”Make sure to stay connected to Shelby Bond on all platforms
for new music, videos and social posts. Instagram:
Versatile hip-hop artist, Remo Da Goat—aka Ggmg Remo—stuns listeners with his single, “Woah,” straight off his upcoming album, Goat Shit Part 3: Da Old Me. The cross-genre artist is following up his first and second albums with a whole new sound, a throwback to his earlier days as a freestyle rapper.
With 1.5 million streams and counting, Remo Da Goat’s “Woah,” is quickly gaining steam. Not only have listeners demonstrated their support through streams, the single also earned the number four spot on iTunes for downloads and remained in the top 10 for several days after its release.
On January 7, the third installment of the Goat Shit series is coming out—fans, prepare yourselves! “Creating this album was different,” shares Remo Da Goat of his upcoming release. “They gave me a challenge to take a beat for 24 hours and then record whatever came out. We made 50 tracks and kept 20 of them for the album.”
“It’s a good album. It stresses who I am—the old me,” tells the artist. While his first album (Goat Shit Part 1: Up Next)took a mainstream approach, and his second album (Goat Shit Part 2: Toxic Love) focused on producing an R&B vibe, it’s his latest album that takes a step back into what inspired the artist to start making music: free styling.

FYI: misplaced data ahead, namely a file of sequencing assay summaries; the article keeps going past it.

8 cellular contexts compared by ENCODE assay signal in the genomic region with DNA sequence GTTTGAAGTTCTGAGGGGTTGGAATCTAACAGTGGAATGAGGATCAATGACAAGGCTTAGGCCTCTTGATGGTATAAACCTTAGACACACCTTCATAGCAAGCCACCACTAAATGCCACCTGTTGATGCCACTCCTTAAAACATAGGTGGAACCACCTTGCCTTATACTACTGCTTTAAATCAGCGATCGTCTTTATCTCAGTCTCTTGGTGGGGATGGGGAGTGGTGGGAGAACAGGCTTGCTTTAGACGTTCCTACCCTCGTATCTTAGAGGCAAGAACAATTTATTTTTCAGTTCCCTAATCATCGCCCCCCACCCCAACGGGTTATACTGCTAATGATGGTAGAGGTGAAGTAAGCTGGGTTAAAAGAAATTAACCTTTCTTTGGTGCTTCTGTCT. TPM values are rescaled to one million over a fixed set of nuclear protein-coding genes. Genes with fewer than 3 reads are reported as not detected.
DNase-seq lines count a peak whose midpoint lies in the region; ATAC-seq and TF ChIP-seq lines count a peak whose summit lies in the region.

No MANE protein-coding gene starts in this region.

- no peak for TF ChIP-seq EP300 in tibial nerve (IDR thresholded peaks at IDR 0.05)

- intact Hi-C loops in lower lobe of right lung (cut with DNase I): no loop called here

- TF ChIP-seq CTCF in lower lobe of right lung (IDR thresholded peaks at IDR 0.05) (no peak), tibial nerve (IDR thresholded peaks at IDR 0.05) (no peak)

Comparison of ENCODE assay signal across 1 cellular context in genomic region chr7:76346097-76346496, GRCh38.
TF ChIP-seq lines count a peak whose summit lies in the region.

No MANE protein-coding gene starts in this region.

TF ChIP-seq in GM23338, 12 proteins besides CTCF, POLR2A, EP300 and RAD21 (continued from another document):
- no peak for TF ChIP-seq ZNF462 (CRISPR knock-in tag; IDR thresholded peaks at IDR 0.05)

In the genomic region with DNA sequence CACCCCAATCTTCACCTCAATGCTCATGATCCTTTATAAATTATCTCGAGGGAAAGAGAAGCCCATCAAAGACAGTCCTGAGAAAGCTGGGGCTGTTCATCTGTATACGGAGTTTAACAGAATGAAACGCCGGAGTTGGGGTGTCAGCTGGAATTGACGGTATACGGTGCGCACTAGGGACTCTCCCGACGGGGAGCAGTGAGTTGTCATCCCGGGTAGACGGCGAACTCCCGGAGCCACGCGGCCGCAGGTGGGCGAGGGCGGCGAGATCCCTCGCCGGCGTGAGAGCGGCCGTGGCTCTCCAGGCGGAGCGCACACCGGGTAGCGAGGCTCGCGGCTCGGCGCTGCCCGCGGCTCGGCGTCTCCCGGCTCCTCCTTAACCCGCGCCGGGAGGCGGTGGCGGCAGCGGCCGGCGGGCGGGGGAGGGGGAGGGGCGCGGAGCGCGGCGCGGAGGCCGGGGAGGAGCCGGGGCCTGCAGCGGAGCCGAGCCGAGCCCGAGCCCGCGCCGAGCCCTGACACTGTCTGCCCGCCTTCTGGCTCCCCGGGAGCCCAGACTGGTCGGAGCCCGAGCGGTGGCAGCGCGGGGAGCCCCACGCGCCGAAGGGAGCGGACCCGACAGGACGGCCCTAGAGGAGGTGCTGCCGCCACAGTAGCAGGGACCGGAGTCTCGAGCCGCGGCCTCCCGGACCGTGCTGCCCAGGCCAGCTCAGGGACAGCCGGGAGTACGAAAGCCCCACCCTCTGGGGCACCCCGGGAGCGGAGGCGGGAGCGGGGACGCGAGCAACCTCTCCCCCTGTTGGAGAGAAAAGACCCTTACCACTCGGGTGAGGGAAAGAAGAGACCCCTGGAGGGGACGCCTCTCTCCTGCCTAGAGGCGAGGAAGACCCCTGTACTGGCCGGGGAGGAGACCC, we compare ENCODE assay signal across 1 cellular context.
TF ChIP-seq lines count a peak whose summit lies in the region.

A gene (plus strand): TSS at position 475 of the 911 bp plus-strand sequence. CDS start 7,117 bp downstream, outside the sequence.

Remo Da Goat’s love for music began around age eight, when he would freestyle with his cousins in the car. His newest album comes back full circle to his freestyle roots. Albums one and two, on the other hand, required Remo Da Goat to hone his writing skills before recording. “For the mainstream first album and R&B second, we focused on writing catchy hooks and following a formula that would work for those genres.”
With his third album, Remo Da Goat is looking to show audiences that he doesn’t fit in one particular box. In fact, his style is so versatile that he can skip from genre to genre and still engage listeners from one album to the next. “It’s a blessing to be able to put out CDs that did quite well. I’m blessed to keep it going and see different things across cities we tour.”
While Remo Da Goat is focused on having fun while creating his music, there is a bigger purpose he holds close to heart. “I’m having fun with the music. I want to keep a positive vibe going. The goal is to go back to the area I grew up in and give back to the kids in the neighborhood, get them into music.”
Remo Da Goat wants to keep surprising fans along the way. “I want to make sure that when fans hear my music they’ll never know what’s next. Singing. Rapping hard core. That’s what people can take away from my trilogy—there’s always something new coming.”
Make sure to stay connected to Remo Da Goat on all platforms for new music, videos, and social posts.
Luck Chapo has always been passionate about music and recently has taken it to the next level. After taking a short break from his creative pursuits, he began recording and releasing music again during Covid-19. With a brilliant and unique sound that blends traditional Hip Hop and modern Trap into something truly his own, he is building himself up to take over the Hip Hop scene.
Over the course of 2022, Chapo began releasing projects under the title of Classical Trap. In the last year, he released Classical Trap Vol. 1 and Vol. 2. Now at Volume 3, he is doing as incredible as ever. “This is a press play album,” Chapo said. “There isn’t a single song you’re going to want to skip.” Classical Trap Vol. 3 takes you through Chapo’s own thoughts over top of iconic beats and a beautiful blend of classic Hip Hop sound with strong Trap energy.